I've been writing a ton of code the last few weeks, and I am just about ready to come up from that for air, properly, and attend to other things. Still not quite ready to share what I've been working on with the world in general, but: soon.
This project, codenamed Zero, is the most substantial bit of code I've ever put together on my own. As of this writing, it contains:
- 78 commits
- 52 tests, which finish in 0.7 seconds
- ~4200 lines of code (including tests, not including dependencies)
A few thousand lines of that came in from the framework, Phoenix, but it's still a decent chunk of work.
I've had to make a lot of decisions, decisions I would normally rely on a team for. What language to use? What tests? How should I structure the tests? When to refactor? What database? It's given me time to consider why I make the decisions I make. This has provided some clarity.
I test first. Usually I write those tests as code, because why go to the trouble of figuring out how to test something and not keep that test around? But even when I don't write a test, I always start thinking about a change by figuring out how I'll know that I've made it correctly.
I make small commits. Not the smallest commits – I'll often have multiple tests in one commit, and wait until an entire "atomic unit" is finished before I push – but small. On a good day I make 7 or 8 commits today. It keeps the work manageable.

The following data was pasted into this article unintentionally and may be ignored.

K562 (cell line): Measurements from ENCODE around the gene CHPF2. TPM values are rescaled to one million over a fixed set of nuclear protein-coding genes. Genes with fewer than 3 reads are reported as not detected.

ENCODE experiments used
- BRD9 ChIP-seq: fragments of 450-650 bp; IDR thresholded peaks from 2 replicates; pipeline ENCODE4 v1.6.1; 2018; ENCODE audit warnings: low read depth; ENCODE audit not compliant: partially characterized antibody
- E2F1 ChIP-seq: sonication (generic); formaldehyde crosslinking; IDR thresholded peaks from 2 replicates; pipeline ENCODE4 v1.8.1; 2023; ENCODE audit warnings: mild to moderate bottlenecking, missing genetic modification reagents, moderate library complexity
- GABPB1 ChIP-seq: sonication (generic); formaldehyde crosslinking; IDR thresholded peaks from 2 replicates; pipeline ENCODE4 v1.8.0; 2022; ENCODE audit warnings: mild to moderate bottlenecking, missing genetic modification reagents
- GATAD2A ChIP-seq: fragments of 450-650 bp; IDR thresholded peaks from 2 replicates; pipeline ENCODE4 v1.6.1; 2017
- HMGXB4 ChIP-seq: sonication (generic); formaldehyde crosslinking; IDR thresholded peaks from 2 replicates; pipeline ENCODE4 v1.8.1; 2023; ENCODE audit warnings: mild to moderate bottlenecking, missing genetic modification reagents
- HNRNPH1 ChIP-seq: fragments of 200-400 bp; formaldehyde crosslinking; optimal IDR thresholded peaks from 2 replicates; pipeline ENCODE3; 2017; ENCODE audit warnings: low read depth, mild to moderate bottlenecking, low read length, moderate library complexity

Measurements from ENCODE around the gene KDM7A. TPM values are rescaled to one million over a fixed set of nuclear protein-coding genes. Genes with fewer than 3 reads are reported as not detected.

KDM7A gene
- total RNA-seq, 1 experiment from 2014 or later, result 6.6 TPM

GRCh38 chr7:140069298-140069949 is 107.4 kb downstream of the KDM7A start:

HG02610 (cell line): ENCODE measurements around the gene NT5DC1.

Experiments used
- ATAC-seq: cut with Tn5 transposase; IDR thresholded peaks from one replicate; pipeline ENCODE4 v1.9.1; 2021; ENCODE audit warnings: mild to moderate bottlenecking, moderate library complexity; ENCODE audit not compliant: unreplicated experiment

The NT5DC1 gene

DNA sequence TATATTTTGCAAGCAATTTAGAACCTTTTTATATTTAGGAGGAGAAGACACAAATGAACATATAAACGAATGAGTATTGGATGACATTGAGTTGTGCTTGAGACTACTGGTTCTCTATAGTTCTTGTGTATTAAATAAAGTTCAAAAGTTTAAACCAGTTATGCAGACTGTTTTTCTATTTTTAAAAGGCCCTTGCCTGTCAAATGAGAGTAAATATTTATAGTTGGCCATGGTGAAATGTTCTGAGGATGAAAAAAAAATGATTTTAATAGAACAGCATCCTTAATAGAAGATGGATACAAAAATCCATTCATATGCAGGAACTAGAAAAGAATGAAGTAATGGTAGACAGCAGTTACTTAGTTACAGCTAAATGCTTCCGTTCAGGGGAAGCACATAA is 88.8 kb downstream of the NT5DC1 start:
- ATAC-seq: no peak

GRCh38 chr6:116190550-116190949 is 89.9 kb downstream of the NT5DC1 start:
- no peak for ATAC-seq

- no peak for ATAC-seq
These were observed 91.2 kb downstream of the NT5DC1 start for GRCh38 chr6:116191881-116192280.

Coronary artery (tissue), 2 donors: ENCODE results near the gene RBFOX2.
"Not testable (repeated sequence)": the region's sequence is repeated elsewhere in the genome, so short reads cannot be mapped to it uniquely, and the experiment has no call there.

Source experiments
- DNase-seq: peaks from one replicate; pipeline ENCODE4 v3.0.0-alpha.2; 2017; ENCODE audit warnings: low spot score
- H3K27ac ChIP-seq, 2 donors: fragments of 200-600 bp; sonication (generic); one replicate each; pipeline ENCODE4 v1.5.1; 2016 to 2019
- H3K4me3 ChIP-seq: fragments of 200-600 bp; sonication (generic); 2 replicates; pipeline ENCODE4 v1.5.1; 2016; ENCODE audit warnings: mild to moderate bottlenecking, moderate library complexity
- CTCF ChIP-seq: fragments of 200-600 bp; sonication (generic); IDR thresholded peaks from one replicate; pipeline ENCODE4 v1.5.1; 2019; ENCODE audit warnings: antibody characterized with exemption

I git stash a lot. The way I use git stash sometimes called "the Mikado method." I start making a change, and then I discover a reason why the change is hard. I stash, fix the problem that makes the change hard, and then unstash. I also stash and unstash failing tests a lot, since often I want to make intermediate commits, but I always want to see the tests pass before I commit.
I keep my tests very fast. Tests should run in less than a second. Ideally even faster than that. This drives a lot of my technical decisions, especially language choice.
I keep my tests consistent. If a test fails I stop and fix it. If a test fails and then succeeds, I will figure out why and fix the underlying issue immediately. Often this involves changing the design to make it easier to test deterministically. Inconsistent test suites are a special circle of hell and once even one intermittent failures creeps in they will slowly take over.
I try to write one assertion per test. When I write more than one assertion per test it's usually because there's a step that must pass early in a test for an assertion later in a test to be valid. I prefer for it to be very clear exactly why a test has failed when it fails, so I prefer to write many tests with different assertions and some repeated setup if I want to make many assertions about a particular behavior.
I start with "big" tests, and over time shift to "small" ones. This is one way that I'm different from some folks who take test-driven development very seriously, but I find I usually need to work myself up to writing the smallest tests, the kind that cleanly separate anything that touches IO from the rest of the program. I start by writing mostly pretty big, pretty slow tests, that exercise most of the real program. When I don't have many tests yet this is fine, because I can still get the test suite to run in under a second, and it makes it easier for me to refactor as I discover the real structure of the program. I only start to test with fake IO once my test suite runtime starts to creep up to a second or so.